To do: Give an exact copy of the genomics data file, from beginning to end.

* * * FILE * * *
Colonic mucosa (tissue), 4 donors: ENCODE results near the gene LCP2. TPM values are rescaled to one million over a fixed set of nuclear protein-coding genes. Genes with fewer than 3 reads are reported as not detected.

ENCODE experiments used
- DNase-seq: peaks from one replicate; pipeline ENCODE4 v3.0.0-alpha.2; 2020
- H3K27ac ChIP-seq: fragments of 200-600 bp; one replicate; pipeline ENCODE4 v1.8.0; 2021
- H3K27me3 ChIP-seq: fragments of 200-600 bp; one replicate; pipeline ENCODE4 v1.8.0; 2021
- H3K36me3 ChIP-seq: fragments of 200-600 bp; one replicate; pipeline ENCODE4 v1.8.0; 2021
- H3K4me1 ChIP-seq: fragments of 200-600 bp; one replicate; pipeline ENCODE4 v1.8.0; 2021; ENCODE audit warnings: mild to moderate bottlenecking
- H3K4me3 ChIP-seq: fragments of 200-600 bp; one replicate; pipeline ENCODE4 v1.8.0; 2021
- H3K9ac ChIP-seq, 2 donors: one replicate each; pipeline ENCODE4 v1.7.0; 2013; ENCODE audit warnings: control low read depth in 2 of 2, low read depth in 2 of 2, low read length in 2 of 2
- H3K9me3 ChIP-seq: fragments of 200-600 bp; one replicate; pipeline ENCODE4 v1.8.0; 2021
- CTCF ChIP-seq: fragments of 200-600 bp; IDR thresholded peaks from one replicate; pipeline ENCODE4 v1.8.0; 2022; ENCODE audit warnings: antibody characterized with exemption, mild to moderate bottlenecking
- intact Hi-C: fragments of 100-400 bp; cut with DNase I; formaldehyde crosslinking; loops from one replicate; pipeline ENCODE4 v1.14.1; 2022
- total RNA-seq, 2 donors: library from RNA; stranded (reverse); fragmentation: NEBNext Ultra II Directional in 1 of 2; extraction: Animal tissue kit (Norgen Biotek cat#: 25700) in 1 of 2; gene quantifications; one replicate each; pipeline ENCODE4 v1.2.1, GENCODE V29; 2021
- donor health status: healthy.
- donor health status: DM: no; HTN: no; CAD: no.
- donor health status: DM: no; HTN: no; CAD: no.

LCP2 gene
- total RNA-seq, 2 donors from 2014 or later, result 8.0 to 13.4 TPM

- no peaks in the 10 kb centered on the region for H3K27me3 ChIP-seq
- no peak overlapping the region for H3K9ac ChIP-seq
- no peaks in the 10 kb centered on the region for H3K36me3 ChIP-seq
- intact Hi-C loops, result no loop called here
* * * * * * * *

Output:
Colonic mucosa (tissue), 4 donors: ENCODE results near the gene LCP2. TPM values are rescaled to one million over a fixed set of nuclear protein-coding genes. Genes with fewer than 3 reads are reported as not detected.

ENCODE experiments used
- DNase-seq: peaks from one replicate; pipeline ENCODE4 v3.0.0-alpha.2; 2020
- H3K27ac ChIP-seq: fragments of 200-600 bp; one replicate; pipeline ENCODE4 v1.8.0; 2021
- H3K27me3 ChIP-seq: fragments of 200-600 bp; one replicate; pipeline ENCODE4 v1.8.0; 2021
- H3K36me3 ChIP-seq: fragments of 200-600 bp; one replicate; pipeline ENCODE4 v1.8.0; 2021
- H3K4me1 ChIP-seq: fragments of 200-600 bp; one replicate; pipeline ENCODE4 v1.8.0; 2021; ENCODE audit warnings: mild to moderate bottlenecking
- H3K4me3 ChIP-seq: fragments of 200-600 bp; one replicate; pipeline ENCODE4 v1.8.0; 2021
- H3K9ac ChIP-seq, 2 donors: one replicate each; pipeline ENCODE4 v1.7.0; 2013; ENCODE audit warnings: control low read depth in 2 of 2, low read depth in 2 of 2, low read length in 2 of 2
- H3K9me3 ChIP-seq: fragments of 200-600 bp; one replicate; pipeline ENCODE4 v1.8.0; 2021
- CTCF ChIP-seq: fragments of 200-600 bp; IDR thresholded peaks from one replicate; pipeline ENCODE4 v1.8.0; 2022; ENCODE audit warnings: antibody characterized with exemption, mild to moderate bottlenecking
- intact Hi-C: fragments of 100-400 bp; cut with DNase I; formaldehyde crosslinking; loops from one replicate; pipeline ENCODE4 v1.14.1; 2022
- total RNA-seq, 2 donors: library from RNA; stranded (reverse); fragmentation: NEBNext Ultra II Directional in 1 of 2; extraction: Animal tissue kit (Norgen Biotek cat#: 25700) in 1 of 2; gene quantifications; one replicate each; pipeline ENCODE4 v1.2.1, GENCODE V29; 2021
- donor health status: healthy.
- donor health status: DM: no; HTN: no; CAD: no.
- donor health status: DM: no; HTN: no; CAD: no.

LCP2 gene
- total RNA-seq, 2 donors from 2014 or later, result 8.0 to 13.4 TPM

- no peaks in the 10 kb centered on the region for H3K27me3 ChIP-seq
- no peak overlapping the region for H3K9ac ChIP-seq
- no peaks in the 10 kb centered on the region for H3K36me3 ChIP-seq
- intact Hi-C loops, result no loop called here